Strengths of the study include the large number of participants (65,721 children and 189,282 adolescents) and that the participating centres were from countries with differing socioeconomic development, thus enabling the results to be generalised. The weakness of this study is that height and weight were reported by the parents/guardians for children and self-reported for the adolescents. In some centres height and weight were measured, but there was no standard protocol for doing this. Self-reported height and weight might introduce measurement error, and this would decrease the likelihood of finding and association. Ideally body composition would have been measured, but this was not feasible given the size of the study and inclusion of centres from low-middle income countries, many of whom had not undertaken such surveys previously. Lack of measurement precision is recognised and might influence the results towards the null. Furthermore, the exposure questions were not validated. As this was a secondary analysis of data that had already been collected this was not possible. However, it should be noted that the original ISAAC study was designed as a simple questionnaire that could be conducted in centres/countries that were resource poor and had limited research experience. Validation in such a setting would be impractical. A further limitation was that 7% of participants had missing height or weight. These data are may not be missing randomly, for example, overweight adolescents might decline to answer the weight question.

This study has shown that increasing birthweight and early life exposures, such as breastfeeding, antibiotic and paracetamol exposure were associated with higher BMI values. This provides some support for the programming hypothesis in fetal and early life where persisting changes in the body structure and function are caused by environmental stimuli [33]. Associations were also observed with current maternal smoking, television viewing and frequent nut consumption (reduced BMI) in both children and adolescents, suggesting that current behaviours are also important determinants of BMI. While each of these variables may influence BMI, they are not of sufficient magnitude to support major public health interventions. However, we recognise that establishing healthy behaviours in childhood may be important for later life.

Supporting information

Acknowledgments

ISAAC Steering Committee: N Aït-Khaled* (International Union Against Tuberculosis and Lung Diseases, Paris, France); HR Anderson (Division of Community Health Sciences, St Georges, University of London, London, UK); MI Asher (Department of Paediatrics: Child and Youth Health, Faculty of Medical and Health Sciences, The University of Auckland, New Zealand); R Beasley* (Medical Research Institute of New Zealand, Wellington, New Zealand); B Björkstén* (Institute of Environmental Medicine, Karolinska Institutet, Stockholm, Sweden); B Brunekreef (Institute of Risk Assessment Science, Universiteit Utrecht, Netherlands); J Crane (Wellington Asthma Research Group, Wellington School of Medicine, New Zealand); P Ellwood (Department of Paediatrics: Child and Youth Health, Faculty of Medical and Health Sciences, The University of Auckland, New Zealand); C Flohr (Department of Paediatric Allergy and Dermatology, St Johns Institute of dermatology, St Thomas’ Hospital, London, UK); S Foliaki* (Centre for Public Health Research, Massey University, Wellington, New Zealand); F Forastiere (Department of Epidemiology, Local Health authority Rome, Italy); L García-Marcos (Respiratory Medicine and Allergy Units, ‘Virgen de la Arrixaca’ University Children’s Hospital, University of Murcia, Spain); U Keil* (Institut für Epidemiologie und Sozialmedizin, Universität Münster, Germany); CKW Lai* (Department of Medicine and Therapeutics, The Chinese University of Hong Kong, SAR China); J Mallol* (Department of Paediatric Respiratory Medicine, University of Santiago de Chile, Chile); EA Mitchell (Department of Paediatrics: Child and Youth Health, Faculty of Medical and Health Sciences, The University of Auckland, New Zealand); S Montefort* (Department of Medicine, University of Malta, Malta), J Odhiambo† (Centre Respiratory Diseases Research Unit, Kenya Medical Research Institute, Nairobi, Kenya); N Pearce (Department of Medical Statistics, Faculty Epidemiology and Public Health, London School of Hygiene and Tropical Medicine, London, UK); CF Robertson (Murdoch Children’s Research Institute, Melbourne, Australia); AW Stewart (Population Health, Faculty of Medical and Health Sciences, The University of Auckland, New Zealand); D Strachan (Division of Community Health Sciences, St Georges, University of London, London, UK); E von Mutius (Dr von Haunerschen Kinderklinik de Universität München, Germany); SK Weiland† (Institute of Epidemiology, University of Ulm, Germany); G Weinmayr (Institute of Epidemiology and Medical Biometry, University of Ulm, Germany); H Williams (Centre for Evidence Based Dermatology, Queen’s Medical Centre, University Hospital, Nottingham, UK); G Wong (Department of Paediatrics, Prince of Wales Hospital, Hong Kong, SAR China).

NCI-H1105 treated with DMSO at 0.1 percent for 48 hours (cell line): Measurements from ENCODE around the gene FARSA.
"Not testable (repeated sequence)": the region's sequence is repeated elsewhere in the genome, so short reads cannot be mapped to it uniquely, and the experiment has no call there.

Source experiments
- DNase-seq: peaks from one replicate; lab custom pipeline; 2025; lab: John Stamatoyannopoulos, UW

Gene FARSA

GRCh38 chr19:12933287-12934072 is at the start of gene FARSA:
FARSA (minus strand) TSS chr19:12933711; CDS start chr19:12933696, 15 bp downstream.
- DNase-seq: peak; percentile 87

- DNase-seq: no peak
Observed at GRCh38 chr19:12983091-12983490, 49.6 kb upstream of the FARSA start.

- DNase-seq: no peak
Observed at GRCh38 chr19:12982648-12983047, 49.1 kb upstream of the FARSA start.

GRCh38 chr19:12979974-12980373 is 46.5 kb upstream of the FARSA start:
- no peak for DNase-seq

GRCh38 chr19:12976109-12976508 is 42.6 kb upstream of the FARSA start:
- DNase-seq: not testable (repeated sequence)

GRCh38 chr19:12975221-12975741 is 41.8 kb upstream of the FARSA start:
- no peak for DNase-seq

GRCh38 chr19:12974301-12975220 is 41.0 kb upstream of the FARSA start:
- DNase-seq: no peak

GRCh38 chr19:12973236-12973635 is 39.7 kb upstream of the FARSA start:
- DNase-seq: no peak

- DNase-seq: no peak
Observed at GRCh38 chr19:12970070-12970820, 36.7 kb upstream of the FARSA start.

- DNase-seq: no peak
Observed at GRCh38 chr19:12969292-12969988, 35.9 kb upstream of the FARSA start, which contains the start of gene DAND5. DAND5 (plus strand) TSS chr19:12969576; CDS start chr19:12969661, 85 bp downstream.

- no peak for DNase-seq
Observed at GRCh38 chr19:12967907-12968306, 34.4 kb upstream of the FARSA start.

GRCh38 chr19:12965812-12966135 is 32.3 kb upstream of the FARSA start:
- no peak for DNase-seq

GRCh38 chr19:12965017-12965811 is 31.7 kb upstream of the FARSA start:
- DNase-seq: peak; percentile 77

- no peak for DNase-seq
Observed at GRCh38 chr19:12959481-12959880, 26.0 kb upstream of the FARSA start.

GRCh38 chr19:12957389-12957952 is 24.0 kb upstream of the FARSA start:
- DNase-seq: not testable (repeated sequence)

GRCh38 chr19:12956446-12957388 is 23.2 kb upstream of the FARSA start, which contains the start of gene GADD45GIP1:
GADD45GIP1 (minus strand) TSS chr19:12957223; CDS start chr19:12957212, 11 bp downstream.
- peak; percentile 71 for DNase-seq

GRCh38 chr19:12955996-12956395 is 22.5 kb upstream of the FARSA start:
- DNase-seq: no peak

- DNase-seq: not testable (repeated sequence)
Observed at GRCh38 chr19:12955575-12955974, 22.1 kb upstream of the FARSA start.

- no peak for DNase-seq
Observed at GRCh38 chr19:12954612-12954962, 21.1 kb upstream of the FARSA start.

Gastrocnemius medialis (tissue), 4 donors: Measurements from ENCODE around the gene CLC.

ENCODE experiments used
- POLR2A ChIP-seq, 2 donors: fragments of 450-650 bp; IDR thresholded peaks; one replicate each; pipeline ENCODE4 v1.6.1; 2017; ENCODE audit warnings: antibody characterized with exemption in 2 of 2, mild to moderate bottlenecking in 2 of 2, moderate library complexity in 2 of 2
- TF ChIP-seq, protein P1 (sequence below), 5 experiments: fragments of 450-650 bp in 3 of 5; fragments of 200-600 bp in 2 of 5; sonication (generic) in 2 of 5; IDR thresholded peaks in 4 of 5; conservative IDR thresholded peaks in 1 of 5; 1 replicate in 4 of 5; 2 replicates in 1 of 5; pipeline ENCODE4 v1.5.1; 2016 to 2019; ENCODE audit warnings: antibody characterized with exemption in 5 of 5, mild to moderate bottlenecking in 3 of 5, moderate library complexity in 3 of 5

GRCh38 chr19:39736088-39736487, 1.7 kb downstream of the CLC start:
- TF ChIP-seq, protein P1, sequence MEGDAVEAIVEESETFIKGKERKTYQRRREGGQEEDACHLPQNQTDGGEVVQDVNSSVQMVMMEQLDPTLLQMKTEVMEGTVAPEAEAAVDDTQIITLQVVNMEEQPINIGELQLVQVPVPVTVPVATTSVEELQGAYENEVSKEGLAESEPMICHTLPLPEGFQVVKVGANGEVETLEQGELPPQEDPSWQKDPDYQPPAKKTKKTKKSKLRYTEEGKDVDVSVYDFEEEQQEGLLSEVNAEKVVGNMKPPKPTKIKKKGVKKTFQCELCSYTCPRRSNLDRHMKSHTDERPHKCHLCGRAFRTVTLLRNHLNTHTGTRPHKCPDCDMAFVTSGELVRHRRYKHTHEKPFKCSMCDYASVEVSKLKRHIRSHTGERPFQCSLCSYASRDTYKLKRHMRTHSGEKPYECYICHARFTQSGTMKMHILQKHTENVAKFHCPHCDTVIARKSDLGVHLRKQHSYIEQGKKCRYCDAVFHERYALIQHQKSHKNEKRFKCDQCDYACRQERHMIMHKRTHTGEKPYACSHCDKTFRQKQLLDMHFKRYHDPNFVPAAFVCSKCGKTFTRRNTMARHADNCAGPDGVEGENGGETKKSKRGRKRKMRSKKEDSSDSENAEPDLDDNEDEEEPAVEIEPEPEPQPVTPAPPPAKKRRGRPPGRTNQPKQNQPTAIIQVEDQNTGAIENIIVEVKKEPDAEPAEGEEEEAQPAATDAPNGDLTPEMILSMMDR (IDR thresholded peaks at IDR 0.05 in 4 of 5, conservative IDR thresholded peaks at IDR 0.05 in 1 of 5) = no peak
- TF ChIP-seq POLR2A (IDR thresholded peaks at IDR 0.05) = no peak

* Regional Coordinators; †Deceased

ISAAC International Data Centre: MI Asher, TO Clayton†, E Ellwood, P Ellwood, EA Mitchell, Department of Paediatrics: Child and Youth Health, and AW Stewart, School of Population Health, Faculty of Medical and Health Sciences, The University of Auckland, New Zealand.